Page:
This Article is From Apr 30, 2020

Can I Bring My Wife, Irrfan Khan Asked Me. Typical.

He asked me "Can I bring my wife along?" It was 2015 and I had called Irrfan Khan to tell him that he was NDTV's "Actor of the Year" at "The Indian of the Year" annual event organized by the network. I was used to long lists of demands from actors including first-class flight tickets for large entourages and was pleasantly surprised at this innocent query. His blatant delight at the news at winning the award was very endearing. This was an actor at the top of his game in India and abroad; the world was applauding his mastery of the craft. Irrfan wore his success with ease, with the hardiness of a son of the soil, genuine, authentic and always himself.

My earliest memories of Irrfan are from the TV series Banegi Apni Baat in the early 90's. He played father to grown-up kids played by actors his own age or may be a little younger. Cable TV had just come to India and Zee TV was the only Hindi general entertainment channel. I had also seen him in some of the episodes of Bharat Ek Khoj on Doordarshan. The first film starring Irrfan Khan I remember watching is Drishti; it was showing at the International Film Festival in Delhi and I bunked college to watch it. The doyen of classical Hindustani music Kishori Amonkar had turned music director for the film and I was most curious about why Dimple Kapdia would have an extra marital affair with Irrfan when Shekhar Kapur was her husband! It was in 2003's Maqbool that I was hit by the thunder bolt of Irrfan's performance and those eyes that spoke far more than all the dialogues in the film. It remains till date my most-loved Irrfan film. I never watched Haasil though much was written about Irrfan's performance in that film. One of his sweetest roles was in Life In A Metro (2006); among the multiple love stories in that film, Irrfan and Konkana's was the most lovable. His comic timing in the film was a revelation.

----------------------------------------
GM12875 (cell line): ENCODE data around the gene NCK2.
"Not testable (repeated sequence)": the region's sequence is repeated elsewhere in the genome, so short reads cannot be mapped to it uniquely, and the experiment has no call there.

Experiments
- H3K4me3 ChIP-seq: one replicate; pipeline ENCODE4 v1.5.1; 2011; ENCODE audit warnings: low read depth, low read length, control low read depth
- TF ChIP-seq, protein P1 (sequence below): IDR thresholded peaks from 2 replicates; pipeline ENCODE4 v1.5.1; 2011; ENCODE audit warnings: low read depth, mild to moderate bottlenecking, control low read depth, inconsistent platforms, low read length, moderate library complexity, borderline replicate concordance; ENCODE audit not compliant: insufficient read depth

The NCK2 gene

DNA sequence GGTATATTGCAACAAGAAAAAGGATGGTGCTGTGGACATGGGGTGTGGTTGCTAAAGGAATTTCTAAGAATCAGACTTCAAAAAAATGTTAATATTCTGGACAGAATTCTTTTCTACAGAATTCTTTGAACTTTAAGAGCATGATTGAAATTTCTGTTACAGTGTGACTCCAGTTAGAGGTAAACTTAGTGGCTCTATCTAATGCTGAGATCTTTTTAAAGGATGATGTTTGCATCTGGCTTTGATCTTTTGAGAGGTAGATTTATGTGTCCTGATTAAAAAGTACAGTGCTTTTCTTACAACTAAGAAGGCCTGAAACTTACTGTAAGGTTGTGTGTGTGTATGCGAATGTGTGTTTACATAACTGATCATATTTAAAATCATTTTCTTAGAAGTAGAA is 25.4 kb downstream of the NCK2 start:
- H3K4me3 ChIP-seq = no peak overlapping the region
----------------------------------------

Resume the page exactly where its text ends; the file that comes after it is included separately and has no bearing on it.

Actor Irrfan Khan died in Mumbai yesterday, leaving a void in Indian cinema and millions of broken-hearted fans

Irrfan did melancholy like a master of the navrasas in Mira Nair's Namesake. He ages most beautifully in the story of Ashoke Ganguly, a portrayal that broke my heart. I really liked him in Billu Barber, a film much publicized since it was produced by Shah Rukh Khan and he starred in it as well. The film did poorly at the box office and Irrfan got a lot of flak from the trade for it. His unease with the Bollywood setting was never more pronounced.

Everyone fell in love with Irrfan Khan after watching Lunchbox in 2013. The unassuming Saajan Fernandes and his loneliness didn't leave me for many days after watching the film. That many more felt like me was obvious in the BO numbers of this small film, his career's second best. 2014 was a marquee year for Irrfan. He starred in the third and final instalment of Vishal Bhardwaj's Shakespearian trilogy Haider. Much before Priyanka Chopra, Irrfan Khan had drawn international attention to himself with his film Warrior and on and off worked with some of the biggest names abroad. But Irrfan expressed himself best in Hindi, his language of choice. His most popular film Hindi Medium however resonated across the country, breaking language barriers. 

The news of his sickness and the philosophical way in which he communicated it made it heartbreaking and personal for me. That his treatment took him away from his Madh Island home just as he was settling in is heartbreaking. As is the fact that he had so little time with his boys just as he was starting to enjoy parenthood. As we live homebound in this broken world, with our streaming site subscriptions watching so many Irrfans come to life, it's his eyes that tell us of his story, always.

(Sonal Joshi is a consultant with NDTV 24x7.)

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